CHAPTER 13: Digital Astrophotography — What’s NEW?Chapter_13__Digital_Astrophotography.htmlChapter_13__Digital_Astrophotography.htmlshapeimage_2_link_0
 
Be sure to check out dpreview.com and imaging-resource.com. Both have excellent reports (though tested for daytime shooting) on all these cameras, and much more.
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http://www.dpreview.com/http://www.imaging-resource.com/shapeimage_3_link_0shapeimage_3_link_1
Nikon D3200

Replaces Nikon D3100
Competitive with Canon Rebel T5i/700D 
• APS sensor (Nikon’s “DX” format)
24.2 megapixels, 6016 x 4000 pixels
3.85 micron (μm) pixels
12-bit processing
Fixed hi-res LCD screen (921,000 pixels)
About $500 US (body only)





http://www.dpreview.com/reviews/nikon-d3200shapeimage_4_link_0
Nikon D5200 

• Replaces Nikon D90 and D5100
Competitive with Canon 60D or 650D
• APS sensor (Nikon’s “DX” format)
24.1 megapixels, 6000 x 4000 pixels
3.9 micron (μm) pixels
14-bit processing
Articulated hi-res LCD (921,000 pixels)
About $700 US (body only) 

Also available:  The Nikon D7100
Competitive with Canon 7D 
APS sensor (Nikon’s “DX” format)
24 megapixels, 6000 x 4000 pixels
3.9 micron (μm) pixels
14-bit processing
Fixed hi-res LCD screen (1,228,800 pixels)
About $1,200 UShttp://www.dpreview.com/previews/nikon-d5200/http://www.dpreview.com/reviews/nikon-d7100/shapeimage_5_link_0shapeimage_5_link_1
DSLR Choices (as of January 2014)

Here are our current choices for recommended DSLR cameras, updating advice in Chapter 13.

Despite our revision of the print version of The Backyard Astronomer’s Guide in 2010, rapid changes in the DSLR market mean any print advice is soon out of date. The cameras we recommend in the book (the Canon 40D and 50D among them) are decent choices for anyone looking for a low-cost camera on the used market. But ... both Canon and Nikon, the two industry leaders, continue to advance the state of the art. Here’s a rundown on our currently recommended models, as of January 2014. Click on the headings to go to reviews or previews at dpreview.com 

Highly Recommended — The Canon EOS 60Da

In early April 2012 Canon announced the 60Da, taking everyone by surprise. This new camera is a modern version of the 2005-vintage 20Da. Like the 8 megapixel 20Da, the 18 megapixel 60Da offers a sensor filter designed to transmit more of the deep red end of the spectrum, particularly the H-alpha wavelength, so that red nebulas will record with more detail and deeper red tones. We’re big fans of filter-modified cameras but these usually require having the camera modified by a third party. In this case, Canon is doing the mod for you as a factory-installed feature.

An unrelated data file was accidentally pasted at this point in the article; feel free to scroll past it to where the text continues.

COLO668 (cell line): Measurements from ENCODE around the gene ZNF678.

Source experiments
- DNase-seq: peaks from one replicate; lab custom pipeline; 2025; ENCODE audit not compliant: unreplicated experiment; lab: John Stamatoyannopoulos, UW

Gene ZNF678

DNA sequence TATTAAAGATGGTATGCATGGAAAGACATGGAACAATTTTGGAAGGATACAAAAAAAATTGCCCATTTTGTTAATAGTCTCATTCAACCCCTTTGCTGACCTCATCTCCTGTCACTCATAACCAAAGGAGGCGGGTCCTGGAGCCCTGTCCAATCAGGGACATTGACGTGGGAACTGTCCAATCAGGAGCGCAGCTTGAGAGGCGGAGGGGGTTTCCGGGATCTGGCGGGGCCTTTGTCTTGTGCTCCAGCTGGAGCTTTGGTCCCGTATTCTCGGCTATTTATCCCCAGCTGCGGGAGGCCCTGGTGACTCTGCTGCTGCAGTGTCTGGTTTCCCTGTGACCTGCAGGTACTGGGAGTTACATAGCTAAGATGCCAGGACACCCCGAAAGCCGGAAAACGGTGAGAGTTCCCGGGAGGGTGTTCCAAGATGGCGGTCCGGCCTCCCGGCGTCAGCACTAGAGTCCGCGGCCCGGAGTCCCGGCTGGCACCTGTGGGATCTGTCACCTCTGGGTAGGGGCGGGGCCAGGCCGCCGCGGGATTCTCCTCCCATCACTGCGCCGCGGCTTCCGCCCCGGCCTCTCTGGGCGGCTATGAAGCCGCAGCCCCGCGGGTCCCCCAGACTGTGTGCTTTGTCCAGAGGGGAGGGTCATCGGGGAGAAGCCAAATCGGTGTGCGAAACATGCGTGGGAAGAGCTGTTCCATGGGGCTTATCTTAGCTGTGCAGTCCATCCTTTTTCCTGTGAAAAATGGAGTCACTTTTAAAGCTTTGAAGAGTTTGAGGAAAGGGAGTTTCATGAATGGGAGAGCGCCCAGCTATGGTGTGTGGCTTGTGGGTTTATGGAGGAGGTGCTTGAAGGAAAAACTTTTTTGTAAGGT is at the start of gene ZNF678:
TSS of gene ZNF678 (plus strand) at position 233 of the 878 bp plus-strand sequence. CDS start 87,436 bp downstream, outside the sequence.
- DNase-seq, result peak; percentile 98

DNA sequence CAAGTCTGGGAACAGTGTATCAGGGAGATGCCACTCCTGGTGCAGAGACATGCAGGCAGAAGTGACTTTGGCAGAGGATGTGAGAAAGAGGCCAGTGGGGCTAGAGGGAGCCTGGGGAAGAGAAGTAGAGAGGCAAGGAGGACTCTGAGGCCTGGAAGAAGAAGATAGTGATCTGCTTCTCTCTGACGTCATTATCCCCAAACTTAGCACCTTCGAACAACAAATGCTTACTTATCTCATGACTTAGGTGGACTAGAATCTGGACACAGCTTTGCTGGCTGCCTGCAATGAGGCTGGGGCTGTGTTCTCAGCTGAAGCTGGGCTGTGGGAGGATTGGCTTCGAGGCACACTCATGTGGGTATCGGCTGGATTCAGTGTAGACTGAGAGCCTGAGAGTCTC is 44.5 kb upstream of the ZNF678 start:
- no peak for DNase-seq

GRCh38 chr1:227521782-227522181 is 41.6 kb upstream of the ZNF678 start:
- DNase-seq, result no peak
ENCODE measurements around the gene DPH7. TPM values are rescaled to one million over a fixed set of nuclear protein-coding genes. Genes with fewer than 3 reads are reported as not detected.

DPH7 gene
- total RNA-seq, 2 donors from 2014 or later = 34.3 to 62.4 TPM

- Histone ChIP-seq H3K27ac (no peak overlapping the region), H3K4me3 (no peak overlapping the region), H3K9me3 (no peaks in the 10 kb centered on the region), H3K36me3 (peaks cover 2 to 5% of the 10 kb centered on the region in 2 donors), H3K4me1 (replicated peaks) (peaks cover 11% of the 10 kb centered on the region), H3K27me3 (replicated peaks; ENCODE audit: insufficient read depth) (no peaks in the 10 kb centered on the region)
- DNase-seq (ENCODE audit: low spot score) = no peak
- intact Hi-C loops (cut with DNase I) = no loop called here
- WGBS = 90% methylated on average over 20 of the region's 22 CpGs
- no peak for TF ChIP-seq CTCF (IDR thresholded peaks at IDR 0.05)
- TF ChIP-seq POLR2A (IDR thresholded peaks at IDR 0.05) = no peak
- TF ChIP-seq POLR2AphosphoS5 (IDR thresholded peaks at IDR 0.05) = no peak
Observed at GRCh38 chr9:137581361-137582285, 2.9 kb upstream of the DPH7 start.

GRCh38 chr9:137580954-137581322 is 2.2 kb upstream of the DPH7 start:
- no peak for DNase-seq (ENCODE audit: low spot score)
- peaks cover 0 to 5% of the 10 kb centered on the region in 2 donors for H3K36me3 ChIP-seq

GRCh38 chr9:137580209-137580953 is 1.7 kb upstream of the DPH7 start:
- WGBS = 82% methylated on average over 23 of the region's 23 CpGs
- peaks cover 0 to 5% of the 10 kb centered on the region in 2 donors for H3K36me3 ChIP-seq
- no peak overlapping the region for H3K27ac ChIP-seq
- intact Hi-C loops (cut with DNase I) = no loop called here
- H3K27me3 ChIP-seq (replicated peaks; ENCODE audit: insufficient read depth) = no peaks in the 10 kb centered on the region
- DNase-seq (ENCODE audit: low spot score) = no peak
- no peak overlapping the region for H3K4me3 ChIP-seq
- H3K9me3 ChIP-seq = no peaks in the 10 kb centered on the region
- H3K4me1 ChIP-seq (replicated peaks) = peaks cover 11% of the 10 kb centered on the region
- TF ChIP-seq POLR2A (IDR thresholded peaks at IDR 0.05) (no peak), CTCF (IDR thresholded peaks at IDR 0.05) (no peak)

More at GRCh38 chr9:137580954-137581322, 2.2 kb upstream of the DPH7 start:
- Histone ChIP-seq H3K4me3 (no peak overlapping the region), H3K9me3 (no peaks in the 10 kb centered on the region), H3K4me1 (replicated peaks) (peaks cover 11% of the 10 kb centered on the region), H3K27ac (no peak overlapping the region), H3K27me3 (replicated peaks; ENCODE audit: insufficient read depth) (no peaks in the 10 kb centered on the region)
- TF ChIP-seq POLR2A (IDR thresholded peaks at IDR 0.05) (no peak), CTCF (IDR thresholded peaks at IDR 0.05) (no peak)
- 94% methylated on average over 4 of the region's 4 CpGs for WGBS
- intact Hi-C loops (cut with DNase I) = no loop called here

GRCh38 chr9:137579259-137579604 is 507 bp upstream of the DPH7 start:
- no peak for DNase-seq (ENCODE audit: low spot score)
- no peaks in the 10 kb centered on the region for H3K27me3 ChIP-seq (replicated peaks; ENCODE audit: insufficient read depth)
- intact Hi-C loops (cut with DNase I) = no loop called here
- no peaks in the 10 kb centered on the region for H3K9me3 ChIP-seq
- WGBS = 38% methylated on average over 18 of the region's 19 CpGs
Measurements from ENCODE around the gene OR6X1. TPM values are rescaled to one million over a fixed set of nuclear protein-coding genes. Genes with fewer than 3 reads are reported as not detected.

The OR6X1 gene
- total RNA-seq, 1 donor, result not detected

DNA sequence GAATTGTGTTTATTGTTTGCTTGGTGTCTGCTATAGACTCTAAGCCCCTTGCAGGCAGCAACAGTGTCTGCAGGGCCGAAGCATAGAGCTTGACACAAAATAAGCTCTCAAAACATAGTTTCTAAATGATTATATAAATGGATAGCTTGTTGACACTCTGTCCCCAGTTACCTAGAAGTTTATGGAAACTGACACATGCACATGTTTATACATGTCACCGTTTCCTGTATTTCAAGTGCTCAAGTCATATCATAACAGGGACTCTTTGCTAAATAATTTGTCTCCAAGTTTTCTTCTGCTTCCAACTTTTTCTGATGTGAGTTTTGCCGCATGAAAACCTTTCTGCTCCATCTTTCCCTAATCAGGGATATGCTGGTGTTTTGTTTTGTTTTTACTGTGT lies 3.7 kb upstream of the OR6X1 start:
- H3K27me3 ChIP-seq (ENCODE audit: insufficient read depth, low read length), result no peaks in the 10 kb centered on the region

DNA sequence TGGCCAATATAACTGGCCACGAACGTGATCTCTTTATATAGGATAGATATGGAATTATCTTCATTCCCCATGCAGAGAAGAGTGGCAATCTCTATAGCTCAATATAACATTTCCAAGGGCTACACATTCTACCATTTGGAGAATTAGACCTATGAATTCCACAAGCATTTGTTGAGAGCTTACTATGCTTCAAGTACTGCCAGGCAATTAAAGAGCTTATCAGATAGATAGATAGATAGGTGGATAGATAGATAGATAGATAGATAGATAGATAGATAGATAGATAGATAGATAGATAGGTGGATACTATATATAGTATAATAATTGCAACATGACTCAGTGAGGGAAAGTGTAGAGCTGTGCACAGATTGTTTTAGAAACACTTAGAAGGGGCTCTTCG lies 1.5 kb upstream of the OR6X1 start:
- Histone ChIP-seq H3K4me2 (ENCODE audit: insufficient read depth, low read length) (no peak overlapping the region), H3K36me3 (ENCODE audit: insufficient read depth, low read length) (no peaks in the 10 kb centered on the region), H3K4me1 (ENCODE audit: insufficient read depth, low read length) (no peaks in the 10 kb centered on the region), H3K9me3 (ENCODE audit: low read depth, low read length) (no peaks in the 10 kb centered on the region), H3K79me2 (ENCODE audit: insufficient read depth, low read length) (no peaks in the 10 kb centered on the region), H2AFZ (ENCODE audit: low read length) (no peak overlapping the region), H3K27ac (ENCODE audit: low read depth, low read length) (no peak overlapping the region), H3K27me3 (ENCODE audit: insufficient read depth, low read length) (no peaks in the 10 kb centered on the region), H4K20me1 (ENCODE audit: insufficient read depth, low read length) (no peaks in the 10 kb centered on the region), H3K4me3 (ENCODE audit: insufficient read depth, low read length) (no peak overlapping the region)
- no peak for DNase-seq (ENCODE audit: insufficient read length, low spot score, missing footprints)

In our testing we found that, as expected, Canon equipped the 60Da as they did the 20Da, with a red-pass filter not as wide as the ones installed by third party modifiers like Hutech. As such, like the 20Da before it, the 60Da is perfectly usable for daytime shooting out of the box without any need for special filters, custom colour balancing or post processing. That said, the 60Da does not provide as great a sensitivity to red H-alpha emission nebulas as the after-market modified cameras offer. In same-night testing, the 60Da outperformed a stock camera for picking up nebulosity but did not record as much faint nebulosity as did a Hutech-modified camera. However, the latter cannot be used for daylight shooting without taking some corrective measures (like shooting with a Custom White Balance setting or through a special filter). The 60Da provides a more magenta tone to nebulas with a more even balance of red and blue wavelengths, while the Hutech cameras are more in-your-face red, great for picking up the really faint nebulosity. 

At $1500 the 60Da represents the single best choice for anyone looking for a DSLR for serious astrophotography, without spending a bundle. It does come with some unique accessories: an adapter cable to allow users to connect the superb Canon TC-80N3 interval timer, and a AC power supply cord. The cost is comparable to the third-party modified Canon 60D cameras (roughly $400 to $500 more than a stock 60D) and you get some useful accessories as part of the package that would be extra otherwise. True, it does not record quite the depth of nebulosity of a modified camera but daytime images look close to normal in colour balance, so there is no fear of spending lots on a DSLR great for astro-imaging but compromised for other photography. The 60Da can do it all. In addition, a 640x480 Movie Crop mode unique to the Canon 60D (and shared by the 60Da) allows it to record high-resolution movies at 60 frames per second, ideal for planetary imaging.